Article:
At present we have almost 3000 employees from producers to engineers to artists and everything in between. We have offices all over the world including Canada, the UK, the USA, China and India. The biggest growth for us in 2019 will be in our Indian office but we have opportunities available in all of our studios most of the time as there is plenty of work to be getting on with!
Can you explain the different departments and how they work? Do they collaborate with one another? What is a typical workflow for a project?
The number and variety of departments that will get involved depend on the kind of project we are working on and the timeline we have to complete that project. A 12 month film project may have more than 15 departments involved but a two week commercial might have as few as 1 if it’s just a compositing project. So there is huge variation.
However, no matter how many or varied the departments they absolutely are required to collaborate with each other and a complex film shot could have as many as 30 artists from multiple disciplines that work on it at one time or another. A typical workflow for most projects will begin with some kind of design or concept art phase, move on to the production or shoot phase when we may be doing previs and/or data collection and then will move into asset build and shot production.
What does the hiring process look like from posting to offer?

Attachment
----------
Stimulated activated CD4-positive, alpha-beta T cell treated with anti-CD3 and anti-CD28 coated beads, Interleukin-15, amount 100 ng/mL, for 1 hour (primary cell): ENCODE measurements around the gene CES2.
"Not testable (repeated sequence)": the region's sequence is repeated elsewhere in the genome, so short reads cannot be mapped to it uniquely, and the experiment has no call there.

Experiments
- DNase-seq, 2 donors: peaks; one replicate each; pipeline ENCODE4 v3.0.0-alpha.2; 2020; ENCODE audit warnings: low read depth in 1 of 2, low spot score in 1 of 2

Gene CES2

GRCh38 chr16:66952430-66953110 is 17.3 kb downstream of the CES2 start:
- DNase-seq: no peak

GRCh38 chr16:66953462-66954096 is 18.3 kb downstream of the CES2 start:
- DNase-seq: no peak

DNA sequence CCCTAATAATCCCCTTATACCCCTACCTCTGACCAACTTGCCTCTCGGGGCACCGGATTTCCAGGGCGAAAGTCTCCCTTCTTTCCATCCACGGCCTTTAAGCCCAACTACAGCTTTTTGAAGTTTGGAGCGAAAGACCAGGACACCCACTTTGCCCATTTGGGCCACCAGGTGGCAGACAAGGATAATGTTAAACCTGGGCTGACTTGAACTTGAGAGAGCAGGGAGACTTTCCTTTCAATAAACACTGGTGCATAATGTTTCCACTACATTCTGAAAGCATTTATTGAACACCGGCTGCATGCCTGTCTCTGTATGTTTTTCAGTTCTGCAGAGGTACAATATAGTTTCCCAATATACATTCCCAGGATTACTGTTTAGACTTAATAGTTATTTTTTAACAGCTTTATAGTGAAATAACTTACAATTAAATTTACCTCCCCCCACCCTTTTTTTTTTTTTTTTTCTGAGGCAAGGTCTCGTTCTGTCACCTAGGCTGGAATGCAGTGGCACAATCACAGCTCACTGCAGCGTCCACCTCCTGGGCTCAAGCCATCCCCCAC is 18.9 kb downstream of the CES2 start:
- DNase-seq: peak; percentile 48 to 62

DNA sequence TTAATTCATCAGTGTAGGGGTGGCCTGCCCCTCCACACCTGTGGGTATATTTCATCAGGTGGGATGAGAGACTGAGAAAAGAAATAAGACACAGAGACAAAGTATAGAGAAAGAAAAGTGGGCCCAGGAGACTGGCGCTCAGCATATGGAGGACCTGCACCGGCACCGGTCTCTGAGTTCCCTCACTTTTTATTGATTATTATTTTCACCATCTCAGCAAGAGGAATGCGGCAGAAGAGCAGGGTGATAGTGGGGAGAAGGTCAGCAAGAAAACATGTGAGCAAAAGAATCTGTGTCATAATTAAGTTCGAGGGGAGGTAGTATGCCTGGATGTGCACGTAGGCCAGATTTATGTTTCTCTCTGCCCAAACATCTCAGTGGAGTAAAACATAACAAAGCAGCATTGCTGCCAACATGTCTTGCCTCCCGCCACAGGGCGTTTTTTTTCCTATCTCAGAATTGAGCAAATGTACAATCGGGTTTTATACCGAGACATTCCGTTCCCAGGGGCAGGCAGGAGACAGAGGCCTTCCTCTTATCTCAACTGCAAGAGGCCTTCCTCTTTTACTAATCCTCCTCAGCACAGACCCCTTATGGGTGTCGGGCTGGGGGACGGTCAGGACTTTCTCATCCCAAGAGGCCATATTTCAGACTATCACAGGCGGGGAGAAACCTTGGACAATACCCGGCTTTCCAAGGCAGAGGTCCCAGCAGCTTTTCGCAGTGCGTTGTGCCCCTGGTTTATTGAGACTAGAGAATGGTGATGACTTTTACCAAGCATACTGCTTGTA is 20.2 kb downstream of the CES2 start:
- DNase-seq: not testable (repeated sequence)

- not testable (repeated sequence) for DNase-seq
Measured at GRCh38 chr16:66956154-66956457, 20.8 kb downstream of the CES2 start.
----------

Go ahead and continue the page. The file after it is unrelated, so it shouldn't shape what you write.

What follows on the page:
Once we have advertised a role we will collate applications and the first sift of those applications will be completed by our global recruitment team. We will then recommend certain applications to our heads of department or supervisors to review and they will select who they would like to meet for interview. The interview will generally be conducted by the head of department/supervisor and a member of our recruitment team after which we will either progress to discussing a job offer with a candidate or will let them know that they are not quite the right fit for our current needs.
Do you typically hire outsource studios/freelancers or do you tend to keep everything in-house? Why?
Typically in film we don’t work with freelancers as, due to client confidentiality, we are not able to have our work outside of the studio and everyone who is involved in the work is required to be an employee. However, for shorter form projects such as commercials we make much more use of freelance talent. Outsource studios we do use from time to time and largely for high volume work such as tracking or paint and roto.